While X and Meta grapple with what verification should actually mean, Reddit is now also entering the verification fray, with new ‘Official’ labels now being displayed on some accounts, which signify confirmed identity.
As you can see in this example, the new ‘Official’ tag will be displayed on profiles which Reddit has communicated with, in order to validate their presence.
As explained by Reddit:
“Starting today, redditors may notice a small number of profiles with an “Official” label next to usernames, similar to how Flair appears across a subreddit. This new label is designed to increase transparency and help redditors, moderators, and communities quickly identify organizations and trust that these users are who they say they are.”
Reddit says that the labels are designed to help increase ‘authentic engagement between organizations and users’ by countering impersonation. So it’s verification under a different name, though Reddit isn’t charging for the marker, at least not yet.
“This is currently only available to a *very* small (double-digit) number of profiles belonging to organizations with whom we already have existing relationships, and who are interested in engaging with redditors and communities on our platform. These profiles will have an Official label appear next to their username wherever it shows up across Reddit.”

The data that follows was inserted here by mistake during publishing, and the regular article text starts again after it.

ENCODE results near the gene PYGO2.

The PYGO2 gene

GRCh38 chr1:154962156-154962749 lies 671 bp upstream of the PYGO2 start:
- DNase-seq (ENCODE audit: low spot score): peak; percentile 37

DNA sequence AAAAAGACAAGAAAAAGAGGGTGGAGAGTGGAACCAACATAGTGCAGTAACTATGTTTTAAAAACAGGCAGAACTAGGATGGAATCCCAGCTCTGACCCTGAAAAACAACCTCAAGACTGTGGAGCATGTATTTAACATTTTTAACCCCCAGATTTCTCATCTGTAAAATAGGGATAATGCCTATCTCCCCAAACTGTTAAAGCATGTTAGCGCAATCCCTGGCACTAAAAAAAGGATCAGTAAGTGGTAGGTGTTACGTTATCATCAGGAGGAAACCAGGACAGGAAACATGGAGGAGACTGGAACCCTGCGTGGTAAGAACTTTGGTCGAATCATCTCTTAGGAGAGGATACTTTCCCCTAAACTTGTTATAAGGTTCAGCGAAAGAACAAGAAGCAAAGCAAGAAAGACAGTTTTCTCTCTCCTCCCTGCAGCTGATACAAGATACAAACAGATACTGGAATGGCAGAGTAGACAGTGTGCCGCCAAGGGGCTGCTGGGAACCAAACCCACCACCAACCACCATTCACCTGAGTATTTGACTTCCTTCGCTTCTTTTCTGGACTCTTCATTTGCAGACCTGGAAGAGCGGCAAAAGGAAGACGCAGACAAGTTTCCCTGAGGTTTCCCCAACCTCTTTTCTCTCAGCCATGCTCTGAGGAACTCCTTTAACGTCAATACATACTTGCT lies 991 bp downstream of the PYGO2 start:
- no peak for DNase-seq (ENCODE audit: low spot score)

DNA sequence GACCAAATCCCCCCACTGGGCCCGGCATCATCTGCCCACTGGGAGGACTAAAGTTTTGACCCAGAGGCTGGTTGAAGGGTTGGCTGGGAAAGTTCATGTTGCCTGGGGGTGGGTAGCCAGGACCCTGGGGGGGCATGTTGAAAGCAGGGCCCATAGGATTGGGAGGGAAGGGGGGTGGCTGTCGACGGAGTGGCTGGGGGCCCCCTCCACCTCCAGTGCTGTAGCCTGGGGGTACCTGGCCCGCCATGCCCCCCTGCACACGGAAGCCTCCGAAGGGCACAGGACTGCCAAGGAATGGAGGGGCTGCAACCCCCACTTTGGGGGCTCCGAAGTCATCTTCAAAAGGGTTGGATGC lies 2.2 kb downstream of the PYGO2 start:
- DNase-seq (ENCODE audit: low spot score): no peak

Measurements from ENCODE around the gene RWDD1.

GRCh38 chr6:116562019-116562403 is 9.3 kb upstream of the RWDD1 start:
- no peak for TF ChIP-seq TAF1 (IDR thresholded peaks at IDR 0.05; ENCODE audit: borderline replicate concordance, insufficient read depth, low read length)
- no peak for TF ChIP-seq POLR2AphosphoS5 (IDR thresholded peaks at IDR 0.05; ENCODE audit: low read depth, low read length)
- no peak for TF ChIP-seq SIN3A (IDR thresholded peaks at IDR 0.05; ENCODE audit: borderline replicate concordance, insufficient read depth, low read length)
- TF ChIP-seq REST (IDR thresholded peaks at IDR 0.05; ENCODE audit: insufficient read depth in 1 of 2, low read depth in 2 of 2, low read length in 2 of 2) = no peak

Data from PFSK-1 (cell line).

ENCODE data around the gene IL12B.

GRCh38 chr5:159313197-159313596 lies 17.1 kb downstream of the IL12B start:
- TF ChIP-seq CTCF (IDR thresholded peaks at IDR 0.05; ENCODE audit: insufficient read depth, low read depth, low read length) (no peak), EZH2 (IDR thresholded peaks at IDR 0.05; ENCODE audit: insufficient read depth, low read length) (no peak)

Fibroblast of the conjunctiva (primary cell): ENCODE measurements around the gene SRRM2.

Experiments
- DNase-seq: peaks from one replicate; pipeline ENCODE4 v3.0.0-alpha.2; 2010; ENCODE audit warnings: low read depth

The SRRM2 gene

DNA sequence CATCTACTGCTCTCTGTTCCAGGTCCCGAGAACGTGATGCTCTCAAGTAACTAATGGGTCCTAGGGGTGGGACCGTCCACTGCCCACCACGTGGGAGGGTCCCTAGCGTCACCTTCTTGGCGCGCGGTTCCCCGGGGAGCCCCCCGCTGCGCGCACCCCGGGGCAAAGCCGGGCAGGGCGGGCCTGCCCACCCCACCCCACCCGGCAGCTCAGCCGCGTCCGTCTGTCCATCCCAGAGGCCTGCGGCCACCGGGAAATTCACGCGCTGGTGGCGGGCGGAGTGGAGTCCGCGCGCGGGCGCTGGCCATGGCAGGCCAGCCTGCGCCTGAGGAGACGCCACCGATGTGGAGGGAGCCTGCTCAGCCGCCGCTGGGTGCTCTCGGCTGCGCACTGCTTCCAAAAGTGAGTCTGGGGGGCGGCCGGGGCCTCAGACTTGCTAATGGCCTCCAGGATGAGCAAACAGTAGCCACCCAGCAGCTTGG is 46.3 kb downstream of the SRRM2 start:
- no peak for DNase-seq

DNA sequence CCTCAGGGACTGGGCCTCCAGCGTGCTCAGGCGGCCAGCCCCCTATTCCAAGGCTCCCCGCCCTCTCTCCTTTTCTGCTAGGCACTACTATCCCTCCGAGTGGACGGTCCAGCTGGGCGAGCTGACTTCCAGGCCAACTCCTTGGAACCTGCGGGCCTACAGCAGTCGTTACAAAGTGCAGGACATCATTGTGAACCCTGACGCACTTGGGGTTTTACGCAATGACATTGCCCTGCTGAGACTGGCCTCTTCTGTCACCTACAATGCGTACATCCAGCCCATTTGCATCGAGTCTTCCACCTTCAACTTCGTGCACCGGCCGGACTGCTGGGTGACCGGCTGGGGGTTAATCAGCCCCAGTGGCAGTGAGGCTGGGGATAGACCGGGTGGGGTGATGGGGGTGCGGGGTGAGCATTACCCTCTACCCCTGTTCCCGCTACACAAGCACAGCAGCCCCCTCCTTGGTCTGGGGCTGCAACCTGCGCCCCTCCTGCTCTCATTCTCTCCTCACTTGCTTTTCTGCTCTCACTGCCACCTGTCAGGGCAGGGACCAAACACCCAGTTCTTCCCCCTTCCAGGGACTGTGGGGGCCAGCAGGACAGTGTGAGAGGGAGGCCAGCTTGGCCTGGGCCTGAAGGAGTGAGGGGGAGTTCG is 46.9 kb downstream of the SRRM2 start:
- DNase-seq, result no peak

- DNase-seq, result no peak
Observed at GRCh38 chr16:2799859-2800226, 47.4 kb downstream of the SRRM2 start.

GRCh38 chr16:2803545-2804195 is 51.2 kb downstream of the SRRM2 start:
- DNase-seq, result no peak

The marker could make it easier for brands to build their Reddit presence, by responding to comments and questions in the app related to their products and/or niche. Reddit is increasingly becoming a key destination for product research, for more and more consumers, and maybe, by providing a way for official brand accounts to interact, that could help to better guide people on key queries and concerns.
But it’s also more commercially aligned than Reddit has been in the past.
The platform has always been a relatively open community, where almost anything goes, but more recently, Reddit’s been cleaning up its act, ahead of a potential IPO at some stage.
Part of that has also included its recent API pricing increase, to enhance its business value, which has led to an ongoing user revolt, due to the impacts that it’s had on smaller developers, and Reddit management’s inflexibility in this respect.
That pushback has now even seen Reddit take control of some communities, which is likely to alienate at least some segment of its users. But Reddit’s standing firm, and weathering the storm. Though updates like this are only likely to fuel concerns about Reddit’s increasingly commercial direction,
But verification makes sense. Not selling it, that devalues the whole thing, and I doubt that, in the end, commoditizing checkmarks will be worth the quick cash the apps will gain from such process. But having official brand markers could help Reddit improve interactions in the app, while also combating cheats who are paying more attention to how the platform is being used for product research, and seeking to trash competitors to gain an unfair advantage.